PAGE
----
When he fled to the United States from the Nazis, he found another spiritual challenge. The American synagogues were grand, but they lacked heart and mystery. They were focused on the power of the community and not on the sanctity of the individual. He described the synagogues as suffering from a “tremendous cold.” Where was the ecstatic union he experienced in his father’s shul?
His books that translated his Hasidic vision into a language that spoke to mid-Century American Jews became a shofar that called the Jewish people to embrace the living fire of their ancestors. He offered a model to forge a warmer, more emotionally engaged Judaism.
Nothing much changed in Judaism, however, until the late sixties, when a new generation, spiritually awakened by the political and social movements of the time, went searching for transcendence. They found it in the revolutionary voices of Buber and Heschel that offered them a Judaism that they could claim. They saw how it could be a sacred vessel in which to contain the cosmic energy generating the shift of consciousness occurring in America.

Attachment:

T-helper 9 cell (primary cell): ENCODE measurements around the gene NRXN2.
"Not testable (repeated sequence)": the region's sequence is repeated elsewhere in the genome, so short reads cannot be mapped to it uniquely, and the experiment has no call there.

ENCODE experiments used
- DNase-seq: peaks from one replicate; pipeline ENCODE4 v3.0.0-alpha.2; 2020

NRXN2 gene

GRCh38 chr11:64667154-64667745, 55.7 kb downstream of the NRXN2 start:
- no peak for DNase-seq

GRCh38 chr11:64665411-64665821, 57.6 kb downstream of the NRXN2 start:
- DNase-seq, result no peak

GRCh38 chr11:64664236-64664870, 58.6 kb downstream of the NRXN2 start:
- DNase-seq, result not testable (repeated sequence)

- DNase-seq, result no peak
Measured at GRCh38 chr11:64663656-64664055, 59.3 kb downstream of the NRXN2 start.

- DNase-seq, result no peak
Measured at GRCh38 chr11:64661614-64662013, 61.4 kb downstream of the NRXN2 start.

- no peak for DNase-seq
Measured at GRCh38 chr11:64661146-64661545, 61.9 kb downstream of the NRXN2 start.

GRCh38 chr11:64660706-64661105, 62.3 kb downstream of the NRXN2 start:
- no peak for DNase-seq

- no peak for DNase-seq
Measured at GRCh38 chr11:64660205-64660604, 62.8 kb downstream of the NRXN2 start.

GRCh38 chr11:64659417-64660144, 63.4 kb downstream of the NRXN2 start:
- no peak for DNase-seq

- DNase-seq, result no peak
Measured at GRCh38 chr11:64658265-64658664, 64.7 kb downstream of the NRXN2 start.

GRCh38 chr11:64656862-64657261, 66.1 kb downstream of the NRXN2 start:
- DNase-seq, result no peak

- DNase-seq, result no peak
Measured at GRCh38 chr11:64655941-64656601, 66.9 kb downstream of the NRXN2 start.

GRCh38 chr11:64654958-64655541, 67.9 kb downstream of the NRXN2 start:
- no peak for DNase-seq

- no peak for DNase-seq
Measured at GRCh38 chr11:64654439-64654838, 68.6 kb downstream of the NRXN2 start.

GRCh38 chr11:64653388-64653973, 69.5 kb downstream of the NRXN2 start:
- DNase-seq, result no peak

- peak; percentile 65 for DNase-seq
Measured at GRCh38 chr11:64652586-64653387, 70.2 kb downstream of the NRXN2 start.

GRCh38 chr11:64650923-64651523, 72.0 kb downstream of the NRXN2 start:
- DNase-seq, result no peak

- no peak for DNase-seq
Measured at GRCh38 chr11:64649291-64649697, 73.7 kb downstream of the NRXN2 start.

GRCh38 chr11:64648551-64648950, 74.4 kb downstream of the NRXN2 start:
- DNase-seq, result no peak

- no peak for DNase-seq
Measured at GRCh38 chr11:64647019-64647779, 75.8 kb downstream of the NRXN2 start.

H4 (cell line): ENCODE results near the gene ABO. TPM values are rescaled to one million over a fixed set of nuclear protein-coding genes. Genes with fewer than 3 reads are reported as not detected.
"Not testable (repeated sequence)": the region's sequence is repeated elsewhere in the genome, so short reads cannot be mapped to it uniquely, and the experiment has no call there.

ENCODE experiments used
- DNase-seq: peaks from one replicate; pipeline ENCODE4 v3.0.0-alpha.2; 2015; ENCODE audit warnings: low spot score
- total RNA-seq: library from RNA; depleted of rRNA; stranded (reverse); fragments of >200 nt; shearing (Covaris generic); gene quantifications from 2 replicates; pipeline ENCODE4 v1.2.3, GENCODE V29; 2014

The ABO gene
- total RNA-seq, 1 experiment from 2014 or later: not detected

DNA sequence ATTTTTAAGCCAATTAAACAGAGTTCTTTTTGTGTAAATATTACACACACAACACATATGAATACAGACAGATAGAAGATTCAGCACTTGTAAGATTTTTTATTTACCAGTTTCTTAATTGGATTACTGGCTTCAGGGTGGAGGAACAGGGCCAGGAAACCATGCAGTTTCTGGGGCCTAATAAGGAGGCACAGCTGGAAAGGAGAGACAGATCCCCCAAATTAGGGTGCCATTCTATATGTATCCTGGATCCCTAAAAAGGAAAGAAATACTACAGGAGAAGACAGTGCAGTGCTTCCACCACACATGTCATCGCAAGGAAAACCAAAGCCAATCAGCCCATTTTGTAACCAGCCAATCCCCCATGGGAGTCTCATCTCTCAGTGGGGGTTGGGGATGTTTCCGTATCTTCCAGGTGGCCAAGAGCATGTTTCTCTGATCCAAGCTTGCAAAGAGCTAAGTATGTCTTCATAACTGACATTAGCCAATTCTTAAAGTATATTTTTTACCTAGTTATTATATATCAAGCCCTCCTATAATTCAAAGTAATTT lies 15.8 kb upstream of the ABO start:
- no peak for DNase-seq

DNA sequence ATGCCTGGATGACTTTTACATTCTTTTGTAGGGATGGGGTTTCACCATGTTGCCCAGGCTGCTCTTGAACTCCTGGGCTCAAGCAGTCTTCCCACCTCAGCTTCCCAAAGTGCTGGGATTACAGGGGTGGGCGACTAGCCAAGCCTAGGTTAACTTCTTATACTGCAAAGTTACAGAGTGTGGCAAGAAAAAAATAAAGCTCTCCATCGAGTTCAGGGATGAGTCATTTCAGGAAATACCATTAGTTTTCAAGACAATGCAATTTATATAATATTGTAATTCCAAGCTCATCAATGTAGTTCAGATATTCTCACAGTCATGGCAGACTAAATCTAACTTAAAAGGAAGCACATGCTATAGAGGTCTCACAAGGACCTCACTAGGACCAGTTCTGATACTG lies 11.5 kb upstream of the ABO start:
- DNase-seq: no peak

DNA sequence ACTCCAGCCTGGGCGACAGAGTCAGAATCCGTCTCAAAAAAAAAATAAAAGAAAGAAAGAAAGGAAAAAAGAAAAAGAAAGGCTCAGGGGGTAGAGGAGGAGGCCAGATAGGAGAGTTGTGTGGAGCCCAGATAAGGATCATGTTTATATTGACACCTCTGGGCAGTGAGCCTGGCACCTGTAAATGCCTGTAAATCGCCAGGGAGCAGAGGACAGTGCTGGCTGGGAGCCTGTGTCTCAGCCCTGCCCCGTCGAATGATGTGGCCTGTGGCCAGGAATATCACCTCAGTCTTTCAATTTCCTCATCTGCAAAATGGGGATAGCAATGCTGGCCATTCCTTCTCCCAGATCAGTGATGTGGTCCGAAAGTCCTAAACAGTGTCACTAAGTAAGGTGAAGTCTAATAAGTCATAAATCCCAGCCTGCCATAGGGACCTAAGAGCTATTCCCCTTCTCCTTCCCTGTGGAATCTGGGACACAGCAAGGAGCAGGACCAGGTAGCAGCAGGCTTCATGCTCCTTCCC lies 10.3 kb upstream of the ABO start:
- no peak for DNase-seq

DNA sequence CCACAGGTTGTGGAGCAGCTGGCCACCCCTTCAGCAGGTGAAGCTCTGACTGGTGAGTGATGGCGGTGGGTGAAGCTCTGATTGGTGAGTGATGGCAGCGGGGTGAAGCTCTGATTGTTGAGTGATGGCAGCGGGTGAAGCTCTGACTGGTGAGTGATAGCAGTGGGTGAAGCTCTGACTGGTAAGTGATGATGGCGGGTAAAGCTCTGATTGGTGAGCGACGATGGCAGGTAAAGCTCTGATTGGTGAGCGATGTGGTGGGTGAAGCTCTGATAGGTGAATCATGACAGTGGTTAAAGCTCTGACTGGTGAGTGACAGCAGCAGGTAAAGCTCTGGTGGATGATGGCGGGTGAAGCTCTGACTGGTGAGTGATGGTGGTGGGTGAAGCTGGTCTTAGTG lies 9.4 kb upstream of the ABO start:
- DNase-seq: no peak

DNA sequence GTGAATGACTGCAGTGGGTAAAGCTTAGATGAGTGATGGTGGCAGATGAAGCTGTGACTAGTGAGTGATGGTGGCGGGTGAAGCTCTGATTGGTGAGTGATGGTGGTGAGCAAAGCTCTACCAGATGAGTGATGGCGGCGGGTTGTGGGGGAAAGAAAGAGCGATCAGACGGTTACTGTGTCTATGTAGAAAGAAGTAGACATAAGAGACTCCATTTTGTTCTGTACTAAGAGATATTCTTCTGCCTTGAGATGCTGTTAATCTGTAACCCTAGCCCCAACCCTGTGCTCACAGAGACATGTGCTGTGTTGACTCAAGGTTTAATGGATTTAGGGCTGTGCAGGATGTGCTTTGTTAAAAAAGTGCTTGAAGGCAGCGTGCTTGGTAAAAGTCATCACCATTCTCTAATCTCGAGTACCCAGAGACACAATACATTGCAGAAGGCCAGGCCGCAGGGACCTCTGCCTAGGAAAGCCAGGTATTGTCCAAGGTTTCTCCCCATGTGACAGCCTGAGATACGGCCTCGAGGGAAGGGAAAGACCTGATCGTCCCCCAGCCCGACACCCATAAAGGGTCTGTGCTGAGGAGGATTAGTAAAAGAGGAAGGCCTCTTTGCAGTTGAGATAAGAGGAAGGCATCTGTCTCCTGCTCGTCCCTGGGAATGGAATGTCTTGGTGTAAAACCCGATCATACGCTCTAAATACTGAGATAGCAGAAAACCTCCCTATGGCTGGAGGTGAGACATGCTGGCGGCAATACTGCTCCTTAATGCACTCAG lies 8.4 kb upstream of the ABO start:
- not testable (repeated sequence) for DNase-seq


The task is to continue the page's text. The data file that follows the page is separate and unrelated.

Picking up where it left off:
Never doubt the influence of a few committed individuals, and especially one man, Rabbi Zalman Shachter-Shalomi, who loved the tradition and burned to offer its gift. His name is synonymous with Jewish Renewal, and like many reformers, his roots run very deep. Born into an illustrious rabbinic family, he fled Nazi Vienna for Canada in the thirties as a teenager, and became a rabbi in the Chabad movement. It was there he met a generation thirsting for meaning and a greater purpose.